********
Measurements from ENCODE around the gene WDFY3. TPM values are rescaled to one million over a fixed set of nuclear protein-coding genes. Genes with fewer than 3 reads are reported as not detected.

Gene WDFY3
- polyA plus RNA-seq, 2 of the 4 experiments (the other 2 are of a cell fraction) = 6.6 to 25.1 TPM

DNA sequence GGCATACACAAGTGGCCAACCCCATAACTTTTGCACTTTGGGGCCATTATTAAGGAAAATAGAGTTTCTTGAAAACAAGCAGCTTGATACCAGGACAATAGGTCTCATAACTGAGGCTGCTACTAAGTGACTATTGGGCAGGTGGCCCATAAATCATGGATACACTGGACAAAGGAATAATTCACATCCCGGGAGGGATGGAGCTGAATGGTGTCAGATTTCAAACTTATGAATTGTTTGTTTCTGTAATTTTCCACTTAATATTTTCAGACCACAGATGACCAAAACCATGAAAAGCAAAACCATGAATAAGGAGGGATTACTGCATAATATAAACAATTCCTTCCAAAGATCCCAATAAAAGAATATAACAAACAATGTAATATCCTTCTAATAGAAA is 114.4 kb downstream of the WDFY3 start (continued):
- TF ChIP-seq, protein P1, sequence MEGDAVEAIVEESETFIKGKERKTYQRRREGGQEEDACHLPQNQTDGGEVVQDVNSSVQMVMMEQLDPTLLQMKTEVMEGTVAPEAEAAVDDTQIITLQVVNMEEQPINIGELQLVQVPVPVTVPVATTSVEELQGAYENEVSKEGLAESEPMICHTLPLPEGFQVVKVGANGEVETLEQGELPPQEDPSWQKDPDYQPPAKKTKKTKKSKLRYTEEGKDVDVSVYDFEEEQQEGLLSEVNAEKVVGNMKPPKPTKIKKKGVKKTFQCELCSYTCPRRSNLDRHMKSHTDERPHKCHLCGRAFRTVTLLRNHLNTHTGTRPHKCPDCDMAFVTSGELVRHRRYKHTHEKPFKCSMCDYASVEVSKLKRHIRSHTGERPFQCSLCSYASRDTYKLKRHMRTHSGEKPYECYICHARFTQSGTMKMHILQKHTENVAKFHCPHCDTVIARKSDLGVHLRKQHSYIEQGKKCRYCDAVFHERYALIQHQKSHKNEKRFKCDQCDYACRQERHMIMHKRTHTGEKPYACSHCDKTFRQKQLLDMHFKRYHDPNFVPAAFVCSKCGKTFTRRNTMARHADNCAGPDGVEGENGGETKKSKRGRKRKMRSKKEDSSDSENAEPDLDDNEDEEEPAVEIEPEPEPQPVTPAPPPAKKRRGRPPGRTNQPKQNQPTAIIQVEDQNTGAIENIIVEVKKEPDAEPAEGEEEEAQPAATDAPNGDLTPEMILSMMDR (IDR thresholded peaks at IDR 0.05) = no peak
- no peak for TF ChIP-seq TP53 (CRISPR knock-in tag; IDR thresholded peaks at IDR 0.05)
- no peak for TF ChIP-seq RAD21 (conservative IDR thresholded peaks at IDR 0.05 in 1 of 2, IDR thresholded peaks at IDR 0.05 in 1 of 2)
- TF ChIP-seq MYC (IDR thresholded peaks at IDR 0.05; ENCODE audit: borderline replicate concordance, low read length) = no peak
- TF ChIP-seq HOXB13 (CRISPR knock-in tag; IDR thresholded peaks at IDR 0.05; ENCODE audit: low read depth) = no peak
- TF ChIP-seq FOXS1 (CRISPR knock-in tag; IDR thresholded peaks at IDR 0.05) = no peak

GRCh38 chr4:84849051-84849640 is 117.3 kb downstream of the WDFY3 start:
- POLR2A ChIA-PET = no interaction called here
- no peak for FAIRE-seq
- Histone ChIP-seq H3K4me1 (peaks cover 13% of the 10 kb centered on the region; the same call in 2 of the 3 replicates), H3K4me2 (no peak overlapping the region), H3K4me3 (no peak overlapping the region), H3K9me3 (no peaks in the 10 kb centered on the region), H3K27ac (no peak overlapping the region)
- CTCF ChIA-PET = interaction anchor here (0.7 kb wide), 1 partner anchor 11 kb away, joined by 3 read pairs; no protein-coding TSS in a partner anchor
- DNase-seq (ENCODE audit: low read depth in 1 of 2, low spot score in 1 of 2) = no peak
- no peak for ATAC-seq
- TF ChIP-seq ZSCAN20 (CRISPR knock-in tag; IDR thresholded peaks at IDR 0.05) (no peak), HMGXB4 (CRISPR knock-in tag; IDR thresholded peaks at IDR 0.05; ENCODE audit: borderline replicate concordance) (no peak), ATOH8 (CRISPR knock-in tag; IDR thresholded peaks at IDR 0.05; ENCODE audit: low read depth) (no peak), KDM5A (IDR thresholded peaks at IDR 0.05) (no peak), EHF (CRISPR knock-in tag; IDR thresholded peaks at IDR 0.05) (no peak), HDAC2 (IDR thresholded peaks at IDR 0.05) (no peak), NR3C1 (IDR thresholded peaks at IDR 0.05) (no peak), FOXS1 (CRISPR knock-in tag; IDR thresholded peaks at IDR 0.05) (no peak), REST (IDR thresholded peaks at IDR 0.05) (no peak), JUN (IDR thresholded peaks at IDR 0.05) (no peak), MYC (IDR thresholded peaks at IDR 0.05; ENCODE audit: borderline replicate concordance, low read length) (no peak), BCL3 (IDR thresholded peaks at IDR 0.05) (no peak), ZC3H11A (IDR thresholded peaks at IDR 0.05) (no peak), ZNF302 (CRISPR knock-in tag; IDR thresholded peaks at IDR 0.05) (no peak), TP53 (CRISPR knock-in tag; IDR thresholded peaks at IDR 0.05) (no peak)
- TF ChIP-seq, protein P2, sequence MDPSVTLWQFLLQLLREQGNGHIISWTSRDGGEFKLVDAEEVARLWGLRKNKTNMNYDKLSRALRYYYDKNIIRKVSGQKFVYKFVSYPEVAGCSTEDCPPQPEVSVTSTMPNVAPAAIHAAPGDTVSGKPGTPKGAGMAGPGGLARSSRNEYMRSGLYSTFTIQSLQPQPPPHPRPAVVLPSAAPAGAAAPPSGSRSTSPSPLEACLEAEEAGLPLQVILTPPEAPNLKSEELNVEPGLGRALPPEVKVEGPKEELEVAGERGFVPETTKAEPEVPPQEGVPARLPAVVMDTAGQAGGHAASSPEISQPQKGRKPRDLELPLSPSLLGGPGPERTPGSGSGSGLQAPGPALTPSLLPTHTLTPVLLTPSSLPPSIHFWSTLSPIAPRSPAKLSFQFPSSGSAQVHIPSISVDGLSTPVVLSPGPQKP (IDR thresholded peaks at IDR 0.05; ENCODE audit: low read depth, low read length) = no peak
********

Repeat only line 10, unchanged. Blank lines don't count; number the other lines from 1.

- TF ChIP-seq FOXS1 (CRISPR knock-in tag; IDR thresholded peaks at IDR 0.05) = no peak